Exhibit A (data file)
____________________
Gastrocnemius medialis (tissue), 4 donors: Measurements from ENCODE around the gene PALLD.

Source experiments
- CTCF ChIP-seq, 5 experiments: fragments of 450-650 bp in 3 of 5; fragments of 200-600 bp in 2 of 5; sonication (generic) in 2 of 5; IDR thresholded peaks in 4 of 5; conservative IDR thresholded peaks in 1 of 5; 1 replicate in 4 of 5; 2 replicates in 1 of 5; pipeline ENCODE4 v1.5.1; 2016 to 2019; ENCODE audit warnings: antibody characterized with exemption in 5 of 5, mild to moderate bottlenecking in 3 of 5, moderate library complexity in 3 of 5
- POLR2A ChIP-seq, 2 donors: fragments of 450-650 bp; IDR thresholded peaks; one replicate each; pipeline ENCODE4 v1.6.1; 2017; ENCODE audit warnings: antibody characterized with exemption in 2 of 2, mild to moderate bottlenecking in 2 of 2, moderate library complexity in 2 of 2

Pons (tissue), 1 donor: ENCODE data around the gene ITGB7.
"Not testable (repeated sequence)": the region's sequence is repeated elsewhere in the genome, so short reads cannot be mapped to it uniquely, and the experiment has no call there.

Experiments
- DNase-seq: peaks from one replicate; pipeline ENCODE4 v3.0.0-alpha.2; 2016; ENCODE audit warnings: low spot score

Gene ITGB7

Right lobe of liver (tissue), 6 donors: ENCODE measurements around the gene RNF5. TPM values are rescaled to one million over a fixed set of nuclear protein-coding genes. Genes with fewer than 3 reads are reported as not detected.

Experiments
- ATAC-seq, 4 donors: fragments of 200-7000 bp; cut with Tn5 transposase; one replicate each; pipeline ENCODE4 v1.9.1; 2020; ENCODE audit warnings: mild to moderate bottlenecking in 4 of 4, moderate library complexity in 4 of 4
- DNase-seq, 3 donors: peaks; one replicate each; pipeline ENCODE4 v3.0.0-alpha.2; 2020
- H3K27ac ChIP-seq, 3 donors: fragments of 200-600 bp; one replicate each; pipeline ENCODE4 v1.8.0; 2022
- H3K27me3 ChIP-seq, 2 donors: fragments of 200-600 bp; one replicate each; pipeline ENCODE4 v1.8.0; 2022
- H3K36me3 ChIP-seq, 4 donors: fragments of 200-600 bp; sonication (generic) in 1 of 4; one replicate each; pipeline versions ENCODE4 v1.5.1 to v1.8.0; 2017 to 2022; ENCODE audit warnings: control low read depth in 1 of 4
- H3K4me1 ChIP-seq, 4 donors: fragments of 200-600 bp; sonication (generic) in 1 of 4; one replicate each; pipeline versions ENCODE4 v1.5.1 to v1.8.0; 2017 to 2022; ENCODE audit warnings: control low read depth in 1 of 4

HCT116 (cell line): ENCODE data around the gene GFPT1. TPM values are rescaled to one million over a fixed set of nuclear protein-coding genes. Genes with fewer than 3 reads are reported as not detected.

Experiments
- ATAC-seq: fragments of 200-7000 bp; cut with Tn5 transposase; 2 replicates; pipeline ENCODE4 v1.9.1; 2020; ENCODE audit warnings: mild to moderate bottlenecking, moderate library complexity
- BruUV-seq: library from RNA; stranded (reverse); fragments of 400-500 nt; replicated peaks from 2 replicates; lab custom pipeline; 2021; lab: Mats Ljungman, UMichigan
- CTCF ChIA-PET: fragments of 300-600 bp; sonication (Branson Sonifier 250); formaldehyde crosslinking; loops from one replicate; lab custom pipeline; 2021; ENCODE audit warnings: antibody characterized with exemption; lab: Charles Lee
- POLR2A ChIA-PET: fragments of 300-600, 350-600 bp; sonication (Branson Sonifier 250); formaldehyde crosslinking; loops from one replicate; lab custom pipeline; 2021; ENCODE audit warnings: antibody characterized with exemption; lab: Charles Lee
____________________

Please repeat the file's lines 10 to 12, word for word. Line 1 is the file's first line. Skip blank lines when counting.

Right lobe of liver (tissue), 6 donors: ENCODE measurements around the gene RNF5. TPM values are rescaled to one million over a fixed set of nuclear protein-coding genes. Genes with fewer than 3 reads are reported as not detected.

Experiments
- ATAC-seq, 4 donors: fragments of 200-7000 bp; cut with Tn5 transposase; one replicate each; pipeline ENCODE4 v1.9.1; 2020; ENCODE audit warnings: mild to moderate bottlenecking in 4 of 4, moderate library complexity in 4 of 4